M (1931) Directed by Fritz Lang. Peter Lorre, Ellen Widmann, Otto Wernicke (111 min.)
M is an early German sound film masterpiece, a true-crime story based on the unspeakable acts of a serial child-murderer. When nightly police raids fail to find the criminal, disrupting thieves’ and beggars’ “business as usual,” the underworld mobilizes to find him themselves. Peter Lorre, in his first major film role, played the killer to perfection. “Writhing under Lang’s direction, Lorre developed a performance as skin-crawling as a clammy sheen of sweat” (Patrick McGilligan).
Fritz Lang was born December 5, 1890 in cosmopolitan Vienna, Austria. Uninterested in his schoolwork and disdaining his parents’ plan for him to become an architect, he drew and painted, idling in cafes and cabarets. He was drafted into the Austrian army during WWI and wounded. Recovering in Berlin, he did some acting and wrote short stories and screenplays, selling a few to successful director Joe May. Lang hit it off with Producer Erich Pommer, who gave him a job at his Decla studio where Lang could learn filmmaking from the inside out. He wrote and directed popular adventure films made in two parts and screened on successive evenings, including Die Spinnen (The Spiders) (1920) and Doktor Mabuse, der Spieler (Dr. Mabuse, the Gambler) (1922). His imaginative retelling of Die Niebelungen (1924) (also in two parts, Siegfried and Kriemhild’s Revenge) was based on Germanic myths and the operas by Richard Wagner.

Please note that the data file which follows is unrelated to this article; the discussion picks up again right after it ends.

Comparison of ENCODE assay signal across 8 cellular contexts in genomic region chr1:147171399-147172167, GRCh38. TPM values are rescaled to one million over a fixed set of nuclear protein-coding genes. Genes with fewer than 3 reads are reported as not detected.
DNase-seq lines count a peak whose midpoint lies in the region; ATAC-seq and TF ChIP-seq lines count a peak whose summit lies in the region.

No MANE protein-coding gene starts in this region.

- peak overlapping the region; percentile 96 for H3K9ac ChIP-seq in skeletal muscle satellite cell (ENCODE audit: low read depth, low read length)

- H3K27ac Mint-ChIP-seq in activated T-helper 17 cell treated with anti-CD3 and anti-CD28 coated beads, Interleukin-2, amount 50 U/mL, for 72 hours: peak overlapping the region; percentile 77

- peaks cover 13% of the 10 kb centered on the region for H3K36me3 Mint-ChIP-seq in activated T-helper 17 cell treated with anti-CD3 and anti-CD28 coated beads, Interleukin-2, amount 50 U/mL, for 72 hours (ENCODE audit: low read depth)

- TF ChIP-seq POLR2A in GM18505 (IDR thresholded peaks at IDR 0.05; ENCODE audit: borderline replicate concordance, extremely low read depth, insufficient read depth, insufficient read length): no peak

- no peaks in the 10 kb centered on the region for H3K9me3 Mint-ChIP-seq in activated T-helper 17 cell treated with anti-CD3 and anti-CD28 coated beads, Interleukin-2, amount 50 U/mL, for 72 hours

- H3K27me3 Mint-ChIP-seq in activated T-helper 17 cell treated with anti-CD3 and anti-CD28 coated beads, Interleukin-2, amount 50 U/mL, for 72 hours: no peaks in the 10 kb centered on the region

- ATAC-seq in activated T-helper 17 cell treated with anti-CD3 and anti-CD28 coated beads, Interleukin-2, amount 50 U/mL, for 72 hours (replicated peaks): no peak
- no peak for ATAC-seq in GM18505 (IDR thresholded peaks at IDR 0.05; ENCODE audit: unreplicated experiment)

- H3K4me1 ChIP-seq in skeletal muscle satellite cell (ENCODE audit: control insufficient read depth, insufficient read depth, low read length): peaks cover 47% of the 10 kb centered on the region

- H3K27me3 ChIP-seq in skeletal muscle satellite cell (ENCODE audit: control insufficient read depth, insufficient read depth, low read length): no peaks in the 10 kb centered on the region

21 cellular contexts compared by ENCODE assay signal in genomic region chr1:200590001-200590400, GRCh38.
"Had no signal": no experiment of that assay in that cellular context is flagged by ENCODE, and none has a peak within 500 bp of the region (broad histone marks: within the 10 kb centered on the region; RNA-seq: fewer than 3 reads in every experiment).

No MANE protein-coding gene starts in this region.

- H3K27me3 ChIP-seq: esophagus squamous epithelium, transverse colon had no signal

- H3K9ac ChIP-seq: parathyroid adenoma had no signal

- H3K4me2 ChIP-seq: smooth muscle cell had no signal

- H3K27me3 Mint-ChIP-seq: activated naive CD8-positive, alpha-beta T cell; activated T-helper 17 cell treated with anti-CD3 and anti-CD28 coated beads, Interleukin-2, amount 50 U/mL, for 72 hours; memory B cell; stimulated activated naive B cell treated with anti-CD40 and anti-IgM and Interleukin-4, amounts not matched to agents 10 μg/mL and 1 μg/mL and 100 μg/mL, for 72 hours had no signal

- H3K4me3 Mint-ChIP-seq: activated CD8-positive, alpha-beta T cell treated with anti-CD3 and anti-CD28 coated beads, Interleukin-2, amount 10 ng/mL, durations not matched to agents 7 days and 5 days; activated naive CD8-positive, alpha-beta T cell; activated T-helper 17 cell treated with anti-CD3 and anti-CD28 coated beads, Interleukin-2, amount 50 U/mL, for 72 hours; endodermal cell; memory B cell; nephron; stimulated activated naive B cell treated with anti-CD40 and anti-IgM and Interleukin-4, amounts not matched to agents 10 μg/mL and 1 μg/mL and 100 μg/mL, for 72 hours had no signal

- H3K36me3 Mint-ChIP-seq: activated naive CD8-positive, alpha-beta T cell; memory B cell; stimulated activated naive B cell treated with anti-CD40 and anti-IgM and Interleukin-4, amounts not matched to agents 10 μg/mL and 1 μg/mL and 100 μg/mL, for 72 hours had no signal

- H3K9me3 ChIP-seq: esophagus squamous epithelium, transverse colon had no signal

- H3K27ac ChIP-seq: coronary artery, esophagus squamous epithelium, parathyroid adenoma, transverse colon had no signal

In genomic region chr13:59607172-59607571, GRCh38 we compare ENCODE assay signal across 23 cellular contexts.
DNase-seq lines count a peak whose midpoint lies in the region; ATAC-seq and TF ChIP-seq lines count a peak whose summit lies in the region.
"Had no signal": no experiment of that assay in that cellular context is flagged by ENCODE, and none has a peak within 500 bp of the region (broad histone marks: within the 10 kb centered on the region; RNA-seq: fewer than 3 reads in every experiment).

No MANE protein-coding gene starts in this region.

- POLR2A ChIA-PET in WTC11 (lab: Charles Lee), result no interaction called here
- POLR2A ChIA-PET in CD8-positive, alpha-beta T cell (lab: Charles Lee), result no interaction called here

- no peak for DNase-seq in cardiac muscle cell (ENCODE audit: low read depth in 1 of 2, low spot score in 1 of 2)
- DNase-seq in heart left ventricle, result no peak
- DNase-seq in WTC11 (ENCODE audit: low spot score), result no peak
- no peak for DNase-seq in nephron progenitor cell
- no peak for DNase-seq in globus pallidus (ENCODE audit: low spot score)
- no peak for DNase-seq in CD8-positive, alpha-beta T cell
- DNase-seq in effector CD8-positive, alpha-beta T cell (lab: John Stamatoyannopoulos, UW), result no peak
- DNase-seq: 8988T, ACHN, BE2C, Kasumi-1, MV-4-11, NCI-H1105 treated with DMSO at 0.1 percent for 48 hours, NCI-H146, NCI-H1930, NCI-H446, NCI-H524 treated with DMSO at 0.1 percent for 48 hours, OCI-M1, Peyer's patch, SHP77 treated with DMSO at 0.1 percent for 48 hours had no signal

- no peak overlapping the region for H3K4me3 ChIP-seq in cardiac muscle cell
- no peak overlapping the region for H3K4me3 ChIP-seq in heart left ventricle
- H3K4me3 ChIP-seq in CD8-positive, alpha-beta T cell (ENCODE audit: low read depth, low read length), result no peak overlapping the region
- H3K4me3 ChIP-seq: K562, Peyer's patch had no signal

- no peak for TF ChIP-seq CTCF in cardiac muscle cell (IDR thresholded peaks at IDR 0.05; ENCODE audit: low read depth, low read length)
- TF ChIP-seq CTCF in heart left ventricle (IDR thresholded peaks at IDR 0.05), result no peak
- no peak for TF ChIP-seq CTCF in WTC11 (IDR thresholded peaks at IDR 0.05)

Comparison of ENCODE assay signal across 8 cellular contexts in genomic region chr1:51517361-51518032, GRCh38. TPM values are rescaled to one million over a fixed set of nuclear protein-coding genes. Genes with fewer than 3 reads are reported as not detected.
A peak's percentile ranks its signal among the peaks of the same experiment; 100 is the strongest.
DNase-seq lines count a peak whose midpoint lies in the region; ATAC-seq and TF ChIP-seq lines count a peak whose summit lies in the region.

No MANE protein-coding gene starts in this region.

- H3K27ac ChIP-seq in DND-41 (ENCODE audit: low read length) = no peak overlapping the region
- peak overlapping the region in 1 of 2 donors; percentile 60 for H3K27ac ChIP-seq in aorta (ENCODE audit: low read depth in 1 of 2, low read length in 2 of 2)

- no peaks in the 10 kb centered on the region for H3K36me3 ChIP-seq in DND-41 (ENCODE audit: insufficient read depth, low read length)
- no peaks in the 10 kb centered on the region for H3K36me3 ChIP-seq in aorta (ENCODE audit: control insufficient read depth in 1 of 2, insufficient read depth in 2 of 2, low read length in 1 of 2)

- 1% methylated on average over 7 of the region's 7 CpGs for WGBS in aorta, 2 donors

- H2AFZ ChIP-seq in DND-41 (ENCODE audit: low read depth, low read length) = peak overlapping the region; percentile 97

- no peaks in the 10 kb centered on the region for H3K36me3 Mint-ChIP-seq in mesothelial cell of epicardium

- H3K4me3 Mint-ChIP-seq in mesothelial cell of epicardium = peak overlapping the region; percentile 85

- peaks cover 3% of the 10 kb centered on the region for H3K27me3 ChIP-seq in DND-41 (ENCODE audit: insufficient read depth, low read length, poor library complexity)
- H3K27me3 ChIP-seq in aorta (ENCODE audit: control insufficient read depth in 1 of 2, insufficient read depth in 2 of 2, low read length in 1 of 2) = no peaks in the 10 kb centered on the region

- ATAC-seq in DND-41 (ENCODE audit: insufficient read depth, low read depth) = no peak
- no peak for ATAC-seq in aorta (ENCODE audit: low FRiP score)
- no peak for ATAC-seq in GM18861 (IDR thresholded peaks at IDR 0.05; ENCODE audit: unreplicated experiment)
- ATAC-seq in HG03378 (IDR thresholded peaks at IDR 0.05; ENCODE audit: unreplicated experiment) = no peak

Metropolis (1927), with its glittering futuristic landscape, stunning crowd scenes and the Robot Maria’s electrical metamorphosis from a metal woman to one of flesh and blood, continues to influence science fiction films today. Indeed, a recent Japanese anime hijacked the title of Lang’s film, no doubt hoping to steal some of its glory. Some silent directors panicked at the advent of talkies, but Lang understood that story telling was tantamount. His creative and selective use of sound in M was confident and compelling. Sequences are often silent except for the sounds Lang wishes you to hear. He considered it to be almost a documentary, conforming to Die Neue Sachlichkeit—the New Objectivity–a revolt against the expressionistic styles that dominated German silent cinema. The blend of dramatic imagery and terse police procedural contributes to M’s impact. Lang never showed the murders, so viewers could conjure their own horrible images. There was no conventional music track, although this was not unusual, many early talkies lacked them. But, there is a melodic signature, in the murderer’s incriminating whistling of “The Hall of the Mountain King” from Edvard Grieg’s Peer Gynt, (symbolically, Peer Gynt saved his own life by allowing another man to drown) dubbed by the director himself.